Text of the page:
Line Life Podcast: ICYMI: Training Women on the Line

March 8, 2024
The narrated version of this article shares tips for recruiting, training and retaining women in the line trade.

For the 2023 T&D World Lineworker Supplement, we published an article titled, "Training Women on the Line." We are now bringing it to life from the print page to the soundwaves with the Line Life Podcast. 

Listen to the episode to learn four strategies to recruit, train and retain lineworkers including:

1. Take a new approach to training. Female lineworkers often need to learn different ways of doing the same task to be safe and effective on the job. "Just because we don't do it your way doesn't mean we can't do it at all," says Randi Blaser, a lineworker at Ameren Illinois. 

2. Safeguard women with workwear and PPE that fits. Manufacturers are now making clothing that isn't just men's clothes in smaller sizes but rather workwear that fits women's bodies. "I want clothing that is comfortable and looks good," Randi added. "I don't want clothes that are baggy and made for men."

3. Build a support network. Alice Lockridge, an advocate for women in the trades and a former exercise physiologist at Seattle City Light, advises utilities to never hire one woman at a time. "That's a surefire way to drown her and virtually prove that women can't do it," she says, suggesting utilities consider hiring three women at once so they can give each other support on the job.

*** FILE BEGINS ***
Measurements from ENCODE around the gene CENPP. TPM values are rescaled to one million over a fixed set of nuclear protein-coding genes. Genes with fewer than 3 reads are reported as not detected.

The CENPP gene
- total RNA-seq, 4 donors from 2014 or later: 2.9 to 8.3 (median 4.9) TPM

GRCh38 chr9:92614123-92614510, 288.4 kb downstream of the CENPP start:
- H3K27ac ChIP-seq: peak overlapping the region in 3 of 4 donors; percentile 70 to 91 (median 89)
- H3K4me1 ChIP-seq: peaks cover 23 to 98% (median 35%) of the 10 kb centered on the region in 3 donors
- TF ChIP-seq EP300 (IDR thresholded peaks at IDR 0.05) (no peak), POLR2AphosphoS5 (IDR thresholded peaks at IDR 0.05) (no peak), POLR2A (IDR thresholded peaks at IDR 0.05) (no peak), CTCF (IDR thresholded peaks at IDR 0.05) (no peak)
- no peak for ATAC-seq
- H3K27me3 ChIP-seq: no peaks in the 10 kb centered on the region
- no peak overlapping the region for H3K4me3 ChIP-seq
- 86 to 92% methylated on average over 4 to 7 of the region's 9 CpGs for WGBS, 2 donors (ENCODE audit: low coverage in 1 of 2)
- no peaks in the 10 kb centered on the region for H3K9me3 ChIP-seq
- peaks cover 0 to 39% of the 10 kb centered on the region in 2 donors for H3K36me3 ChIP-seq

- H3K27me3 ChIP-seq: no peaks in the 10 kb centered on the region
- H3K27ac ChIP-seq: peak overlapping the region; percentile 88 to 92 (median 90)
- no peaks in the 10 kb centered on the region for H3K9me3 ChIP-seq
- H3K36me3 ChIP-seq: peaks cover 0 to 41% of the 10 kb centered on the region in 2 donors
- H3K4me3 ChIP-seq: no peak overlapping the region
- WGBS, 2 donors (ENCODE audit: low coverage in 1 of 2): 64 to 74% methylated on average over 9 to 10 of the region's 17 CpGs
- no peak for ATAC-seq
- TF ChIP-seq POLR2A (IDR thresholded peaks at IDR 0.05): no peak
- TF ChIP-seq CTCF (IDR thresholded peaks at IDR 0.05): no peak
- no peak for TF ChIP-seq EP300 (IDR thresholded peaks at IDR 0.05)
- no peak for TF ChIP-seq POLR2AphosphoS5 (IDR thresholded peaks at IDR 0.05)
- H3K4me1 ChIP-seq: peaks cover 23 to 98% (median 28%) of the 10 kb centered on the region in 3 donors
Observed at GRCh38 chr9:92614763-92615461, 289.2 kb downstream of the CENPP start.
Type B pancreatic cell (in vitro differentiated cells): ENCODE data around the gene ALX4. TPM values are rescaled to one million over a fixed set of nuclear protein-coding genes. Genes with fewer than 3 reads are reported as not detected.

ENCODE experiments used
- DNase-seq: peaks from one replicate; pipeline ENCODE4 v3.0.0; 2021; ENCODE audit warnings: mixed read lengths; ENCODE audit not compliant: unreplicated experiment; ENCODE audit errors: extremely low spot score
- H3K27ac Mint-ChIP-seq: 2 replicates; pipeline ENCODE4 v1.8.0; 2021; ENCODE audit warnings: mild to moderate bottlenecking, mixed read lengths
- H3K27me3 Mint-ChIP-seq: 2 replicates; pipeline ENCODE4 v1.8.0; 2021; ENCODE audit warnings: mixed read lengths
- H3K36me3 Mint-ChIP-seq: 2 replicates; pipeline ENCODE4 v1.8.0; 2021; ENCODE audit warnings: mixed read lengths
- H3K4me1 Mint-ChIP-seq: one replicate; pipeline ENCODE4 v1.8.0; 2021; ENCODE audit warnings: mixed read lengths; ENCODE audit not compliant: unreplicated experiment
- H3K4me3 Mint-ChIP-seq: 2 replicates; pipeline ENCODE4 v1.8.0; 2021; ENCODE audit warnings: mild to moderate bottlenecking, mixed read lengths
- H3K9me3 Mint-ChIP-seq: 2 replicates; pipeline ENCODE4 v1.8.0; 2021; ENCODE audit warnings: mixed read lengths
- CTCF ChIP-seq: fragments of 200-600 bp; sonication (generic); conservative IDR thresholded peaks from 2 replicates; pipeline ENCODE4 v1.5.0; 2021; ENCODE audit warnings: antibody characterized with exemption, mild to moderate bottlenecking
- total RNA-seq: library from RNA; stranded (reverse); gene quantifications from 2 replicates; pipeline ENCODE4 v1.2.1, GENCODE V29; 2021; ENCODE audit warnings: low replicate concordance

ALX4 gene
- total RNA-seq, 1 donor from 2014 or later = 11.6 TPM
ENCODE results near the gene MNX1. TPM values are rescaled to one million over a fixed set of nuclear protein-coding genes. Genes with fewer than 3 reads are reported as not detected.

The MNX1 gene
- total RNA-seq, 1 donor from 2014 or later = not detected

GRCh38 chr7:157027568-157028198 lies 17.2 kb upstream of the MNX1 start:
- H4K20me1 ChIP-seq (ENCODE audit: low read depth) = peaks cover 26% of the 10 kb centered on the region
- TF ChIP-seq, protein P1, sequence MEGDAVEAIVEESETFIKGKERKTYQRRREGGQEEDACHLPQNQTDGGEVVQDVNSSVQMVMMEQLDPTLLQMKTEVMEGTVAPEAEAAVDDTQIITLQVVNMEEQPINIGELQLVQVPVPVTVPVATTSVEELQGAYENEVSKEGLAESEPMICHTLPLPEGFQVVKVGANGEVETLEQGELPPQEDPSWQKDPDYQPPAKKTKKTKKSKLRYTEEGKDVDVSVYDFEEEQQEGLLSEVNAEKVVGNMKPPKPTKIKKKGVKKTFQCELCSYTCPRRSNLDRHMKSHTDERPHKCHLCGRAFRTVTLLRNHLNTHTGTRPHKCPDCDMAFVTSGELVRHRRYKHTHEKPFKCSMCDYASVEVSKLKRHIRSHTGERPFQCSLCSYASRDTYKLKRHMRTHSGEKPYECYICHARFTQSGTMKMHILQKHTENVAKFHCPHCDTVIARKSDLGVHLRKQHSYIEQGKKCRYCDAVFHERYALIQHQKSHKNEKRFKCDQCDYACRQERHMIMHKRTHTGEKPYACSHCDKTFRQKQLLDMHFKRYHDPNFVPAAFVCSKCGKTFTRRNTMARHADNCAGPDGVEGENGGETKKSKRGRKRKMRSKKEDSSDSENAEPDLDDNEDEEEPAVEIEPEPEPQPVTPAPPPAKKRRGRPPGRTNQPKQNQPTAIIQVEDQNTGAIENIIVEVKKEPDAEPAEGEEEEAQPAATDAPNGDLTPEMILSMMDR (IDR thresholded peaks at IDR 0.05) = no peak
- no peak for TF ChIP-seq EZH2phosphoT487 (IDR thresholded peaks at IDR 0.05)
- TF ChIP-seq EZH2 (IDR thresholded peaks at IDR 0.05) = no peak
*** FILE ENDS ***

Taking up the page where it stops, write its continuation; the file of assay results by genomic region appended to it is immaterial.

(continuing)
4. Create awareness of job opportunities for women in line work. Because women aren't often encouraged to go into the trades, Joanne Ward stressed the need for a societal shift.

"This country has traditionally disregarded women as capable of, or disinterested in, non-traditional work," she says. "I think there needs to be a concerted effort from the federal to the local level to reframe the societal need for lineworkers that shows the need to be great enough to require women and men lineworkers."

Susan Blaser, line technician training coordinator at Metropolitan Community Center, agreed. "I just don't think women understand that it's something that they can do, and they can be supported in and they can be successful at," she says. 

To read the full story, click here

Women on the Line Podcast Series
To learn more about the women featured in this story, listen to the four-part Line Life Podcast series on Podbean

Listen to the Line Life Podcast at linelife.podbean.com. You can follow us on Podbean to be notified when new episodes are available. Email us at [email protected] with your comments on this episode and suggestions for future guests. 

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